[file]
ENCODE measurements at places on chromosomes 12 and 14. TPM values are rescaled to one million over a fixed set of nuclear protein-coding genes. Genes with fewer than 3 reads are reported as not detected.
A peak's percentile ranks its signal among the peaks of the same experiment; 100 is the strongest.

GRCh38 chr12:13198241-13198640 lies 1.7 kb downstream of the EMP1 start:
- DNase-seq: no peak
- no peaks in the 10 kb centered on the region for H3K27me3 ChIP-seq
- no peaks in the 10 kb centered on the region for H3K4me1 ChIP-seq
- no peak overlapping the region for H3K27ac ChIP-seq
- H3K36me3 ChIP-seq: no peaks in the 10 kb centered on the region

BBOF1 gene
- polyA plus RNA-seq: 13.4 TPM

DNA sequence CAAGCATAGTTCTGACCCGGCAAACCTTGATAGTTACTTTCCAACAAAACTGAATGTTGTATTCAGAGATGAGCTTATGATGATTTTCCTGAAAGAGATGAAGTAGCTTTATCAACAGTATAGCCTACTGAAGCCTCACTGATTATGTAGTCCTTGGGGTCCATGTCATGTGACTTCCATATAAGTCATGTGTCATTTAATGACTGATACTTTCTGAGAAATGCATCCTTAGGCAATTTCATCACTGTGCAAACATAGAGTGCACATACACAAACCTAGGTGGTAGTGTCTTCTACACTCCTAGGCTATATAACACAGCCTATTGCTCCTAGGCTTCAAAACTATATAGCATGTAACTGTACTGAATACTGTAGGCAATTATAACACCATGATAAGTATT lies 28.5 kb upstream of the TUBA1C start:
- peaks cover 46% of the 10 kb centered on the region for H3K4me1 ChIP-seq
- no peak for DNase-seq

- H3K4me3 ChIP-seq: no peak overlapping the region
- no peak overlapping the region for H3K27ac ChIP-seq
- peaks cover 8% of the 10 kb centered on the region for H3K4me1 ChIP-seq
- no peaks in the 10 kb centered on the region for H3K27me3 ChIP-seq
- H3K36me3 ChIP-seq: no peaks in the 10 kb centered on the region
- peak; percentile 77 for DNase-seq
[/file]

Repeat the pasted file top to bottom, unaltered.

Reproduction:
ENCODE measurements at places on chromosomes 12 and 14. TPM values are rescaled to one million over a fixed set of nuclear protein-coding genes. Genes with fewer than 3 reads are reported as not detected.
A peak's percentile ranks its signal among the peaks of the same experiment; 100 is the strongest.

GRCh38 chr12:13198241-13198640 lies 1.7 kb downstream of the EMP1 start:
- DNase-seq: no peak
- no peaks in the 10 kb centered on the region for H3K27me3 ChIP-seq
- no peaks in the 10 kb centered on the region for H3K4me1 ChIP-seq
- no peak overlapping the region for H3K27ac ChIP-seq
- H3K36me3 ChIP-seq: no peaks in the 10 kb centered on the region

BBOF1 gene
- polyA plus RNA-seq: 13.4 TPM

DNA sequence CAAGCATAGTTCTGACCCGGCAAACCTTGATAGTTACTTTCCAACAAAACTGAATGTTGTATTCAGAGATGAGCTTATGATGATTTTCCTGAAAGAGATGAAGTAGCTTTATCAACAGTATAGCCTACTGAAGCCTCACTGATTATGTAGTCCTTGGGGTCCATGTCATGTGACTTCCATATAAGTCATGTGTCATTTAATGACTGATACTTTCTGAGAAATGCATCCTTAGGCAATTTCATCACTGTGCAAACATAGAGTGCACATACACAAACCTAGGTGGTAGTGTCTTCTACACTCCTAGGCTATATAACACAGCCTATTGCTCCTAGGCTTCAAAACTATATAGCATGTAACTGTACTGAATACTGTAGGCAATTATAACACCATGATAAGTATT lies 28.5 kb upstream of the TUBA1C start:
- peaks cover 46% of the 10 kb centered on the region for H3K4me1 ChIP-seq
- no peak for DNase-seq

- H3K4me3 ChIP-seq: no peak overlapping the region
- no peak overlapping the region for H3K27ac ChIP-seq
- peaks cover 8% of the 10 kb centered on the region for H3K4me1 ChIP-seq
- no peaks in the 10 kb centered on the region for H3K27me3 ChIP-seq
- H3K36me3 ChIP-seq: no peaks in the 10 kb centered on the region
- peak; percentile 77 for DNase-seq